Some families and schools struggle to commit to their weekly time slot. Schools are busy places and often find it hard to find the quiet space and one-to-one support that children need to access their session. Higher than average educational staff absence has impacted on children being able to take part in their ABC sessions. And, innovative as our ABC tutors are, some children just cannot engage in an activity for half an hour in one sitting, especially on a screen. In response to some of these challenges, we have developed another option to offer more flexibility to families, schools and nurseries: ABC Anytime.

ABC Anytime
ABC Anytime is our pre-recorded ABC Programme for 0-12 year olds. We have four different stages, mirroring what we do in ABC live online sessions—First Steps (age 0 to 3), First Words (age 3 to 5), Next Words (age 5 to 7) and Beyond Words (age 7+). Recordings are made weekly by ABC tutors, following the same session plan used in live sessions: hello song, oral motor exercises, sound work, picture and word matching and a song/ story activity. The peer communication aspect of the session is encouraged by suggesting that schools use the sessions in a small peer group and pause sessions to stimulate conversation and interaction. Top tips on how to best access the session are provided with each video, and printable resources along with interactive topic related Wordwall games are sent weekly to ABC Anytime families and schools. When we started ABC Anytime, we thought it would be a short-lived solution to the pandemic lockdown, but in fact it has become a popular and expanding area of the ABC delivery model. One school struggled to have enough staff each week at the same time for a group of 3 children who accessed their ABC session together. After struggling on for some months, with many missed sessions and parents becoming increasingly frustrated, it was decided by all concerned, the school, families and the ABC team, that we would give ABC Anytime a try. It has worked well for this school and group of pupils, who are all at the Next Words stage of communication. The school prints out the resources each week and posts encouraging pictures on social media showing the children actively engaging with the printed resources for matching and sequencing, the recorded session which is shown to them on the large smartboard, and their support assistants who are working alongside them.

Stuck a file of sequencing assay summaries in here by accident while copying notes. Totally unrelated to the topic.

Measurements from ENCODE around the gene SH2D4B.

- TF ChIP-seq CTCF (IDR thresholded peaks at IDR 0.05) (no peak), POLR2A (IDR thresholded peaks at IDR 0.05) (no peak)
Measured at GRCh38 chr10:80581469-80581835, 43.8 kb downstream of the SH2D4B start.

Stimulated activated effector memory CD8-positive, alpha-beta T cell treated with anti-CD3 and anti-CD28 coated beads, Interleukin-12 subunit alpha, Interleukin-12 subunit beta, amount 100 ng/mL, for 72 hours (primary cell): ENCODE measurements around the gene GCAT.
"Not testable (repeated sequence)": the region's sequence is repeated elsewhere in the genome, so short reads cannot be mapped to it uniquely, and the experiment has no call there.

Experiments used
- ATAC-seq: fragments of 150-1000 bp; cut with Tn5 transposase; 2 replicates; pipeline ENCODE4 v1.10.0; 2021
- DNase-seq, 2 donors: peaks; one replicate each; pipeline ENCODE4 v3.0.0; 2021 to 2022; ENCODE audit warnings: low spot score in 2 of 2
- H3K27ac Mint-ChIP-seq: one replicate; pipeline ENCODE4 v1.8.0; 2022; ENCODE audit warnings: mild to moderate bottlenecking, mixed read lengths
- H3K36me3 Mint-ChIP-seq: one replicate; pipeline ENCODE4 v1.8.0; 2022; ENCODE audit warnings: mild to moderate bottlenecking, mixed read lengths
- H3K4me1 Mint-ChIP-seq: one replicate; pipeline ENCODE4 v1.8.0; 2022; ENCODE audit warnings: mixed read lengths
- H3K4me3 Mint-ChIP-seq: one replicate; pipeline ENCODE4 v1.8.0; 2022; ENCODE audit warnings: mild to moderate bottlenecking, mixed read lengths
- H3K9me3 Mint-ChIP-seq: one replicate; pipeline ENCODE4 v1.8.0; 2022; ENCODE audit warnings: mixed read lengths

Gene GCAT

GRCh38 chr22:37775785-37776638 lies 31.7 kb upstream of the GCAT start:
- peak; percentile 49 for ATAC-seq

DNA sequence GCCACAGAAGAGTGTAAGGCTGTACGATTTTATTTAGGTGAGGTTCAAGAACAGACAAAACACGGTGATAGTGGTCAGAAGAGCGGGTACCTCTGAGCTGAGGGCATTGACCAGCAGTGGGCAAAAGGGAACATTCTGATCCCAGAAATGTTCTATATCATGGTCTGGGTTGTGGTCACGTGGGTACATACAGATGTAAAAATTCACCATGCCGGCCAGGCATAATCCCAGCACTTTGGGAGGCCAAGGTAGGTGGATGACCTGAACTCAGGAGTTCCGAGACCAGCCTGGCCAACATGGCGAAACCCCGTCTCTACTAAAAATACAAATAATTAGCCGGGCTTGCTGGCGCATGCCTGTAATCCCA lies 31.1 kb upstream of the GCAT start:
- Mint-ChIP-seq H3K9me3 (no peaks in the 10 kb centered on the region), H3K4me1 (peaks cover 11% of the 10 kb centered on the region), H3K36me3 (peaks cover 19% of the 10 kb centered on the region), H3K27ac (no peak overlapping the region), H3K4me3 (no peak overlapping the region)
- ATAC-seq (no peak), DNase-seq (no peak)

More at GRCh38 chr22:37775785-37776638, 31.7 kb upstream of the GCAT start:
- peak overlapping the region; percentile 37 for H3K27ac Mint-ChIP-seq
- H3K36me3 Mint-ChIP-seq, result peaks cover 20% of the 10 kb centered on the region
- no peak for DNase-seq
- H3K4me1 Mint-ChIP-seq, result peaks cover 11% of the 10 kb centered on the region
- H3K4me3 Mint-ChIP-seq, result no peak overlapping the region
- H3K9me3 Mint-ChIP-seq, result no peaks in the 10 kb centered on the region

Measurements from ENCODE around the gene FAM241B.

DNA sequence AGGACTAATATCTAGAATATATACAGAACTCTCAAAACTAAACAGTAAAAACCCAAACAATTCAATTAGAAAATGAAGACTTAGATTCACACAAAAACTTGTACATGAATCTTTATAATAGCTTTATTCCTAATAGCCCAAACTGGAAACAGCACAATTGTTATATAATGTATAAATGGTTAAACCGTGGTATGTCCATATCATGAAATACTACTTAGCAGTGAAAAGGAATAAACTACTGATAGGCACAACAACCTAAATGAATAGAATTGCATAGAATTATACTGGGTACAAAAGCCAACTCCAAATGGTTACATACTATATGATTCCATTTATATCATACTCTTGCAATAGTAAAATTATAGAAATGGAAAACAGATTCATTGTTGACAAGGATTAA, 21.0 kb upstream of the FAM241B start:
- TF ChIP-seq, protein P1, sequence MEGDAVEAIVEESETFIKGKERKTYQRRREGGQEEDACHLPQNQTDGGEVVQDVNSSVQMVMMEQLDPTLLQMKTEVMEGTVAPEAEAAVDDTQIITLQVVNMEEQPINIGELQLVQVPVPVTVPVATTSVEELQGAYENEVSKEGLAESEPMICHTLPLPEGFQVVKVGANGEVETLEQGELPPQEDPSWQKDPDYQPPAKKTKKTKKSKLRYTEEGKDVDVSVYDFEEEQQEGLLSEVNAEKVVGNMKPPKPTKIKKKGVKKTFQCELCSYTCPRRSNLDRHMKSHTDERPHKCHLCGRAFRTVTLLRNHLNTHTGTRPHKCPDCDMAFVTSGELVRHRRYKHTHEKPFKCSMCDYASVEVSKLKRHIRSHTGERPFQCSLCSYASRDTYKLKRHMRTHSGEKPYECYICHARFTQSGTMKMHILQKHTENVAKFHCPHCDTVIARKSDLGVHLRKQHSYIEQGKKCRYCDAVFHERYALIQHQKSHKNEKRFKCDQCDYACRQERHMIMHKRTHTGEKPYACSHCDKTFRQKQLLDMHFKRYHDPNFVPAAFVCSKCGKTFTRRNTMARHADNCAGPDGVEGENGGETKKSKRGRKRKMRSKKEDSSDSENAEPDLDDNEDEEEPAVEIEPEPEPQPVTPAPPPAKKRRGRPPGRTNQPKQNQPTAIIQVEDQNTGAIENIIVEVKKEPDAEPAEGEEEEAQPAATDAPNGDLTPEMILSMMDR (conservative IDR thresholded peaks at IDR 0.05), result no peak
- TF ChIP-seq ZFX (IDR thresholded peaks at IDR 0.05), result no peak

ABC Anytime for Schools and Nurseries.
After seeing how schools are using the ABC Anytime programme, we are in the process of developing ABC Anytime for Schools and Nurseries, which will be the same as the videos we record for individual children who are signed up to the ABC programme. The concept for ABC Anytime for Schools and Nurseries was developed out of a conversation with a former primary school teacher who said she would love to have all the resources for ABC available to help her work with her pupils, both those with and without Down’s syndrome. 

What else is new?
ABC Next Steps sessions are now available for 18-25 year olds, incorporating literacy and communication. At the other end of the scale, we have begun Makaton for Babies, a six-week course for parents and their babies aged 0-12 months, online. We also have CHOIR 21 for members aged 10+ to share our love of singing and Makaton signing. Young people meet up weekly to sing and sign along to their own choice of music. 

Katy Lironi
Author: Katy Lironi

Katy Lironi
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Katy Lironi is ABC (Achieving Better Communication) Lead and Makaton Tutor at DSScotland. She is also mum to five teenagers and young adults. Matilda, her middle daughter, is almost 19 and has Down's syndrome. Matilda has accessed ABC since she was eight.